Key Takeaways

In conclusion, we find that having a growth mindset over a fixed mindset is required for continued growth. We also find that striking a balance between the growth mindset and the performance mindset is crucial for not only your own leadership development but the continued success of your team or organization.

The 3 C’s

Just like leadership styles, people can change their mindsets. It takes discipline, deliberate practice, and a willingness to make mistakes, but the payoffs are well worth the investments upfront.

Commit – Yourself to the Process

“Unless commitment is made, there are only promises and hopes; but no plans.”
Peter F. Drucker

When you first started your apprenticeship, you committed to a process of being mentored by others who had more experience, more skill, and more insight into your trade than you possessed. Then when you had invested enough time in developing your own craft, you were given the responsibility of having your first apprentice. With much still left to learn you were now responsible for the development of yourself and someone else.

Before committing to becoming a better leader of others, you must first commit yourself to the task of leading yourself. This will require intentionality and humility. It will demand focus and determination. The results will speak for themselves. Yet keep in mind that,

Real leadership is the daily moments – Kouzes & Posner

You must commit to a daily plan that will help you change your mindset, or at least sharpen your awareness of what it will take to see you develop as a craftsperson, business person, and a leader.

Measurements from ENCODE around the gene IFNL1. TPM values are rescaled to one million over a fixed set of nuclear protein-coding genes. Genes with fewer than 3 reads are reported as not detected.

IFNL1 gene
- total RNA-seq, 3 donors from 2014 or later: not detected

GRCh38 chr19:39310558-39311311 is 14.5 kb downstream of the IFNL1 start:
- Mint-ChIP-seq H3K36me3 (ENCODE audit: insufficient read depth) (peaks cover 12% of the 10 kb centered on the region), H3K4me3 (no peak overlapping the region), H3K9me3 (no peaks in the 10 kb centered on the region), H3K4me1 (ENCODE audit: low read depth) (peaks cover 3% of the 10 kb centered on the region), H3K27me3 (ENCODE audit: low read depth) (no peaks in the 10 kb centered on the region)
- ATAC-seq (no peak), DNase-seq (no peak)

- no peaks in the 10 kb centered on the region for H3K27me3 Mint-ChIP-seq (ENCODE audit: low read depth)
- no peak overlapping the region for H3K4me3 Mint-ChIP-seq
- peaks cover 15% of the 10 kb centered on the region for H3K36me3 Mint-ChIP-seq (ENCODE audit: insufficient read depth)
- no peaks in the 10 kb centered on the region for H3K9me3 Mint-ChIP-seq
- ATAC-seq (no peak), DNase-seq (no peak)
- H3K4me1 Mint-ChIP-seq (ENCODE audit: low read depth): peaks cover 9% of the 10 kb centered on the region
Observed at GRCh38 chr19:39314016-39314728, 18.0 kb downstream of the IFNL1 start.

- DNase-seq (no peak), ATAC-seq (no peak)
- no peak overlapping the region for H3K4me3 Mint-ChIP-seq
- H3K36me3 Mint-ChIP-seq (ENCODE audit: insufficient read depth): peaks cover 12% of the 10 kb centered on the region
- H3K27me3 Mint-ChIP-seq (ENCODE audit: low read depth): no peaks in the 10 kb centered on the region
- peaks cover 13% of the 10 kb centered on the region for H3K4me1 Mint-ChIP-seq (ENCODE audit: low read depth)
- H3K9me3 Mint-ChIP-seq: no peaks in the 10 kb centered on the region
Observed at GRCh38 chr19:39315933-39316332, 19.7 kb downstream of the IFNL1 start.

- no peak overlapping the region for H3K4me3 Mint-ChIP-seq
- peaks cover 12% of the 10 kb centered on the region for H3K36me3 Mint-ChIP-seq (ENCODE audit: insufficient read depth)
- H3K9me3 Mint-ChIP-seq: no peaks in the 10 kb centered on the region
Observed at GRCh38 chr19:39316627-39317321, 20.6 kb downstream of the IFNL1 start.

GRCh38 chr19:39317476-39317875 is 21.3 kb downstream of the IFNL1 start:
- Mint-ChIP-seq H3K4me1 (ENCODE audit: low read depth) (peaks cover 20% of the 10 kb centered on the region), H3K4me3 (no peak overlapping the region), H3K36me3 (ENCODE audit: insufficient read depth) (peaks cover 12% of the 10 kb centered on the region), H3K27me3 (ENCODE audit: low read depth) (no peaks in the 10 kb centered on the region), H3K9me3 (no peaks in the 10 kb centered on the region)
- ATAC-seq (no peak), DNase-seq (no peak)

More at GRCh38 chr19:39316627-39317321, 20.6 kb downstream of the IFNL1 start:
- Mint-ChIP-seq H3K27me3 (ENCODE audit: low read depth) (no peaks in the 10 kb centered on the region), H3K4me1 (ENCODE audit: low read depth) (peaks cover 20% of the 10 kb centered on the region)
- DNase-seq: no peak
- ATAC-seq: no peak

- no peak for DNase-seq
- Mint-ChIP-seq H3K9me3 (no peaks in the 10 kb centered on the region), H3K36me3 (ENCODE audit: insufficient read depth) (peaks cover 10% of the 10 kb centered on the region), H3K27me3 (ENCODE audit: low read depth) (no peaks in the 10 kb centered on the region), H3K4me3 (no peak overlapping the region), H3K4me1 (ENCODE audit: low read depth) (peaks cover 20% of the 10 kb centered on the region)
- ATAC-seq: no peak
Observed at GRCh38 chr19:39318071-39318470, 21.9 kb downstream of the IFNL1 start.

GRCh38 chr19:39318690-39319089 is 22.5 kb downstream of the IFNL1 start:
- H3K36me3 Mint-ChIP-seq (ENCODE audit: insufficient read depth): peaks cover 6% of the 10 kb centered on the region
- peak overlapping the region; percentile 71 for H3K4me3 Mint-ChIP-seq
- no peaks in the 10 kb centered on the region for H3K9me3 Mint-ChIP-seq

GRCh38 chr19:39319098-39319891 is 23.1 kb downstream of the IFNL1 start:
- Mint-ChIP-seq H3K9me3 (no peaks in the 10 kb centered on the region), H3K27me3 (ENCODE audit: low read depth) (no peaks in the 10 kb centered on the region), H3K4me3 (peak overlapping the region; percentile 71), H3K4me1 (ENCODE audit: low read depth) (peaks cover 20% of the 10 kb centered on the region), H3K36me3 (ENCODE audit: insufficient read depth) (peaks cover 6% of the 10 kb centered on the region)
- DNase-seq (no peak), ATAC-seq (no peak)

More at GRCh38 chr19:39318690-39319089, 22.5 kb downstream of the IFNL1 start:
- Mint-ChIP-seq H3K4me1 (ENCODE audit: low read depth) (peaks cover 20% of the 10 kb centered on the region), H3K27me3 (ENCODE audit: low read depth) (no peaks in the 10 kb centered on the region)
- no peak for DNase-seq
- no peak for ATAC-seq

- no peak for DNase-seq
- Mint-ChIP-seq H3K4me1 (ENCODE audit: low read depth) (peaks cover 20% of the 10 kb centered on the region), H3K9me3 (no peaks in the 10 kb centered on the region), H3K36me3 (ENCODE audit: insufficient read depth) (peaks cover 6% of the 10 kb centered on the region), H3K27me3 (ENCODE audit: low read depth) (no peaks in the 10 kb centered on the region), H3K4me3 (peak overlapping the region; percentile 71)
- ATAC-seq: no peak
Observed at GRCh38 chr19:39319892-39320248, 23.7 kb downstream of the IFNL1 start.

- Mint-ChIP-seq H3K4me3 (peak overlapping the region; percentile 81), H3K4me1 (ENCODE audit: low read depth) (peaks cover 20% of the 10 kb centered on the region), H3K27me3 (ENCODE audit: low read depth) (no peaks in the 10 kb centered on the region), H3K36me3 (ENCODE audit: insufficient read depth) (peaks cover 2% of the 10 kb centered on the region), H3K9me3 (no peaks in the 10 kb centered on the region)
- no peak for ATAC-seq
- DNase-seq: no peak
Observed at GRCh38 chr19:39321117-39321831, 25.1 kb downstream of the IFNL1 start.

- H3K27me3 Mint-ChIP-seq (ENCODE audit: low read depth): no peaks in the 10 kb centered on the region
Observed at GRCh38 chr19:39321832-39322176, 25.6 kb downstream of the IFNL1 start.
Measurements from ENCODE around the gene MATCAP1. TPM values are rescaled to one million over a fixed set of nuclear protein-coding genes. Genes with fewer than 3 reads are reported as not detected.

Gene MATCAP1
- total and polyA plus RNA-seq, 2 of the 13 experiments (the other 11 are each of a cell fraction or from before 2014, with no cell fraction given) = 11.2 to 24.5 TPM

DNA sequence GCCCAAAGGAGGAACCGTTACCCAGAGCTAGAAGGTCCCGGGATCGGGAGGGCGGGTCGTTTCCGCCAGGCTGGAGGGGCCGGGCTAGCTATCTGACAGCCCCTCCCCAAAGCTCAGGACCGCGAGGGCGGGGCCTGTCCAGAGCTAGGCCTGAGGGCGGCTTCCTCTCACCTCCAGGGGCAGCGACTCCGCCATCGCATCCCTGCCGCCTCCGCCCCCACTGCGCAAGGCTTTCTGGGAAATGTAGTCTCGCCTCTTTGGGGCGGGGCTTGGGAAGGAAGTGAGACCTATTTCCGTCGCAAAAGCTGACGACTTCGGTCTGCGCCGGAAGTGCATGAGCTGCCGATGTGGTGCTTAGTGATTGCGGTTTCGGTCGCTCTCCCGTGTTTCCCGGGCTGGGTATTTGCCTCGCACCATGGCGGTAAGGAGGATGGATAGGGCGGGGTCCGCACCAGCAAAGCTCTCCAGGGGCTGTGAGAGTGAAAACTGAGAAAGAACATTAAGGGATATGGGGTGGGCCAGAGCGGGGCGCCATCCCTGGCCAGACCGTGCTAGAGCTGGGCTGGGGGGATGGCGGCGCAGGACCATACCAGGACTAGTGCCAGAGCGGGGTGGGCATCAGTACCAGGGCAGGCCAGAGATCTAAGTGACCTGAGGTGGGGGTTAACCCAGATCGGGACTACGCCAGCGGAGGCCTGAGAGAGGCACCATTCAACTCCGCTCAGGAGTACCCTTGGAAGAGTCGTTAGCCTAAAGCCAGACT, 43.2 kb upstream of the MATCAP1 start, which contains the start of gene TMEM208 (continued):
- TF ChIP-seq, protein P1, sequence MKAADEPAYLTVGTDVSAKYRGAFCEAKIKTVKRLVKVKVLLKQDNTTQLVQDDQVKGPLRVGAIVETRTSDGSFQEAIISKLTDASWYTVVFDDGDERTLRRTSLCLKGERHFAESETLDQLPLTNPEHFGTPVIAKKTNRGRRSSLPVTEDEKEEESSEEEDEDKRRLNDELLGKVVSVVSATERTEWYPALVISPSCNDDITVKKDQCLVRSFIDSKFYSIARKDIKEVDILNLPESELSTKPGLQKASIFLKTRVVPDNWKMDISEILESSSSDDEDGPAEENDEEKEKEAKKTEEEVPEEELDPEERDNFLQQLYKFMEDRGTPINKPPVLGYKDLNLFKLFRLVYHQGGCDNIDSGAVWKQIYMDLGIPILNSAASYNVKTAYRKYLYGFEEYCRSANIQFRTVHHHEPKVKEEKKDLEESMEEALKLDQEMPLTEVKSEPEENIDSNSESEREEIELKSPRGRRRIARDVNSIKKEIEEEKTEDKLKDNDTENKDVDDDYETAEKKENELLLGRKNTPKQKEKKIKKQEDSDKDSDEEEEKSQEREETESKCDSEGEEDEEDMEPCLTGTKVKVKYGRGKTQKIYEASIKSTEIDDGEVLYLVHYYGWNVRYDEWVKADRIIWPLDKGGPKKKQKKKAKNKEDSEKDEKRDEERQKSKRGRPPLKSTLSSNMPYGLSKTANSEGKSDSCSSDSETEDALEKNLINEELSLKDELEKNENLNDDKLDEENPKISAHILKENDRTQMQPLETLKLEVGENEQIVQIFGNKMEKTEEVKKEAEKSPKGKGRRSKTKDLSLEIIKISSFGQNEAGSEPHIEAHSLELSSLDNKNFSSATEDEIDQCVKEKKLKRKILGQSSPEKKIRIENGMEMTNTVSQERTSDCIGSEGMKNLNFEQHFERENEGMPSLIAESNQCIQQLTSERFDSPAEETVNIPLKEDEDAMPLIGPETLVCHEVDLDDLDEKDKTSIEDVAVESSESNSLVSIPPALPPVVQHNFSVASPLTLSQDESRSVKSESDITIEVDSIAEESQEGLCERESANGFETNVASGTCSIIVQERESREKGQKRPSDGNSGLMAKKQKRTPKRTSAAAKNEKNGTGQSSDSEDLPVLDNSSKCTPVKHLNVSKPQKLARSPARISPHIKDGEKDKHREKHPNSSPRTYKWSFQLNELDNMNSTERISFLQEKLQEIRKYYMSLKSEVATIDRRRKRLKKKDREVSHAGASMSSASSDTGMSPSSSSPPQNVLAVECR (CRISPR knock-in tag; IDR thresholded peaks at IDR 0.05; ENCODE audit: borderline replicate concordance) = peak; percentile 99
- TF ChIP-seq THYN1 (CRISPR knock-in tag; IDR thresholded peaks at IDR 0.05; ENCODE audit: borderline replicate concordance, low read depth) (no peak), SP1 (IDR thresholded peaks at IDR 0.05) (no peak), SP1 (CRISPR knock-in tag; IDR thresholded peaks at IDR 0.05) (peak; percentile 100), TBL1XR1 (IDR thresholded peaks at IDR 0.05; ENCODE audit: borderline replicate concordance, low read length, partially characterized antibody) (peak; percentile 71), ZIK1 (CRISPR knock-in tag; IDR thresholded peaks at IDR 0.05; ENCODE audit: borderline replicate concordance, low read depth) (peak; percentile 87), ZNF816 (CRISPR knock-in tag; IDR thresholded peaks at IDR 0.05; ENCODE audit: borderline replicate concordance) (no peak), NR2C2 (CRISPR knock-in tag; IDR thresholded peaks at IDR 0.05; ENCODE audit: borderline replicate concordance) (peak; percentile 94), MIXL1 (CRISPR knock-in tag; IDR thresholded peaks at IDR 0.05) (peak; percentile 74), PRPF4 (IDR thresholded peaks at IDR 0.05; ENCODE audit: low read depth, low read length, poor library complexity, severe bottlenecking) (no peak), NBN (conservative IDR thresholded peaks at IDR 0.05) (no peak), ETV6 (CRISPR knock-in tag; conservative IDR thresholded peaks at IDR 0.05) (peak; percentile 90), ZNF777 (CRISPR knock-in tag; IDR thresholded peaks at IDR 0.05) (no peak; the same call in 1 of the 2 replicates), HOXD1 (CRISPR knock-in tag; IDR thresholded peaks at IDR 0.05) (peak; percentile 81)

Control – Your Reaction to Your Surroundings

We’ve already discussed in a previous chapter the importance of having and developing emotional intelligence. It has been noted that one of the more notable characteristics or traits employers are looking for in their employees is the ability to maintain their emotional states in any given situation.

This will take practice however it will instill confidence not only in yourself but in those around you. Especially those who follow you. Keep in mind that before you can control your own emotions you must be able to identify the emotion you feel in a given situation, then chose your response. Too many times we have seen leaders perform in the exact opposite order. To the detriment of their influence and success, it may be too late after the fact to correct the damage done when a leader responds out of emotion first, logic second.

Challenge – Yourself to Grow

The third area can realistically only be acted upon after you have made the decision to commit to a process, or plan, of developing your leadership and gaining control of your emotions.

Challenging yourself to grow means intentionally putting yourself in tough situations that will stretch you beyond your comfort zone. It means acknowledging that the best way to become better at something is to place yourself in a position to practice that particular skill.

Perfection is not attainable. But if we chase perfection, we’ll catch excellence.

Vince Lombardi.




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Entrepreneurial Leadership for the Trades Copyright © by Chad Flinn and Tim Carson is licensed under a Creative Commons Attribution 4.0 International License, except where otherwise noted.